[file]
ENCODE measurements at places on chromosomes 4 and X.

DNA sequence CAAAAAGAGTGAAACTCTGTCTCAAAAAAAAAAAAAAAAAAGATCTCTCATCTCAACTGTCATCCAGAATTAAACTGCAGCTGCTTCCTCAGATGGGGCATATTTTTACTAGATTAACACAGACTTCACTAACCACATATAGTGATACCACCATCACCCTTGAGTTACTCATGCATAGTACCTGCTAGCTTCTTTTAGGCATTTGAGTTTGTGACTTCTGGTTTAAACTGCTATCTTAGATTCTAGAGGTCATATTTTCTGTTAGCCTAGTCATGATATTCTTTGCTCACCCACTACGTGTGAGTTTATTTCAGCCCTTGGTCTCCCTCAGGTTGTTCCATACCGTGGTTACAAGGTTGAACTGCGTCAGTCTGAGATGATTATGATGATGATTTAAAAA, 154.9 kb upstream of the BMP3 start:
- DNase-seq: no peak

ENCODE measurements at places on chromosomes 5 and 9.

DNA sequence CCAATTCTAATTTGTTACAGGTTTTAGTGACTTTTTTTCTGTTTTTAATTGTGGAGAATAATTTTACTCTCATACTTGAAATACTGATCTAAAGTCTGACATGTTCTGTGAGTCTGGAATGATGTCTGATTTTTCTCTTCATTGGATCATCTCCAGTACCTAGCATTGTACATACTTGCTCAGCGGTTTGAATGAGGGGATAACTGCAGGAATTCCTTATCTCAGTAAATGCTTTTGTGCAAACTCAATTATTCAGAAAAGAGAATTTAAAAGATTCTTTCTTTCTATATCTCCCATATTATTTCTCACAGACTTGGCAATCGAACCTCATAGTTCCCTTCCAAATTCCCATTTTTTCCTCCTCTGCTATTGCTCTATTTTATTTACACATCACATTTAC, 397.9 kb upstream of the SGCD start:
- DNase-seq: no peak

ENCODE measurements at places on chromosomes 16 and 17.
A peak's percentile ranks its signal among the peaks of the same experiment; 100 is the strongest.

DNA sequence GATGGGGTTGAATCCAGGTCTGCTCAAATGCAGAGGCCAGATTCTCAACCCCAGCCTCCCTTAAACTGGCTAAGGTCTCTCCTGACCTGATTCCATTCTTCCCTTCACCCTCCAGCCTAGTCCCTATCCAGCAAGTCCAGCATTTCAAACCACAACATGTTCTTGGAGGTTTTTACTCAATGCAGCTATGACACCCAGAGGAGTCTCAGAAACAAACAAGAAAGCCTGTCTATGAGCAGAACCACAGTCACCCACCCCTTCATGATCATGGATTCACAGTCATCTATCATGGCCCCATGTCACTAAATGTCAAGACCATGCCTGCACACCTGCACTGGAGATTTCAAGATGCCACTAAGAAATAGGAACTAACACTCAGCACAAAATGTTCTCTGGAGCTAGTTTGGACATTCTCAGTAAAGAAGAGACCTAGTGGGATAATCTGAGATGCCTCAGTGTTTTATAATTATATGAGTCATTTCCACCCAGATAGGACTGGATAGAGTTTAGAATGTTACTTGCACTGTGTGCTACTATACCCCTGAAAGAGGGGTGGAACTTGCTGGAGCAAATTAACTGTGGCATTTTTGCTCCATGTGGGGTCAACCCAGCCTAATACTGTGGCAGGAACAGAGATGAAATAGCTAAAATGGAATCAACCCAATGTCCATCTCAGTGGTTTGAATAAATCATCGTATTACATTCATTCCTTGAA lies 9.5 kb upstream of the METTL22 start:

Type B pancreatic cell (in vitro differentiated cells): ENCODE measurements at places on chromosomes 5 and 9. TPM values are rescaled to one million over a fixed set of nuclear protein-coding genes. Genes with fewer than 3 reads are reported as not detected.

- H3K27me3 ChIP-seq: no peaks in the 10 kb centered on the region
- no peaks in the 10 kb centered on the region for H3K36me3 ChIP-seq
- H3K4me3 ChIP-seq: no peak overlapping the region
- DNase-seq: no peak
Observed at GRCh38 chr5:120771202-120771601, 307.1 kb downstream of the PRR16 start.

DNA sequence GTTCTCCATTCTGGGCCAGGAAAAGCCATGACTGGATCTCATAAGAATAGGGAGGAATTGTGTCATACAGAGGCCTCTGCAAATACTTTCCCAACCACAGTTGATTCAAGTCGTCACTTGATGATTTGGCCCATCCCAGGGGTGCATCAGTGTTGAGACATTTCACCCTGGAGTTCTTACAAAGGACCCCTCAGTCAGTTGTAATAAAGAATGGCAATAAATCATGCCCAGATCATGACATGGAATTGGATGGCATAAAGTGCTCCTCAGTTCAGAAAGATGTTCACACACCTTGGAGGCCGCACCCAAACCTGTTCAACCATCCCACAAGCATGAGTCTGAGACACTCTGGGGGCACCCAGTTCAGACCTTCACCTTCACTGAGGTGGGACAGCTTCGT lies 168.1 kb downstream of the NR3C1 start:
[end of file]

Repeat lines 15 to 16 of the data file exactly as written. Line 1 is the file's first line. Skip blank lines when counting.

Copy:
Observed at GRCh38 chr5:120771202-120771601, 307.1 kb downstream of the PRR16 start.

DNA sequence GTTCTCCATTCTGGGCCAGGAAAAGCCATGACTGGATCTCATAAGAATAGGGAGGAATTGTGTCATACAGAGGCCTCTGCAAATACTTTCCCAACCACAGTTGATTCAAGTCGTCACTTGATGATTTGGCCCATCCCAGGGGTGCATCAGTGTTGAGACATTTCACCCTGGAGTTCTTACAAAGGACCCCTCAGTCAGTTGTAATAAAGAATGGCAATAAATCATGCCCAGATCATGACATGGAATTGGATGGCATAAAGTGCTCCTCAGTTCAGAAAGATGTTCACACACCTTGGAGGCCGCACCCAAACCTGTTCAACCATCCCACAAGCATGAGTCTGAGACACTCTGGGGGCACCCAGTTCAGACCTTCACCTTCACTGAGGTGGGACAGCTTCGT lies 168.1 kb downstream of the NR3C1 start: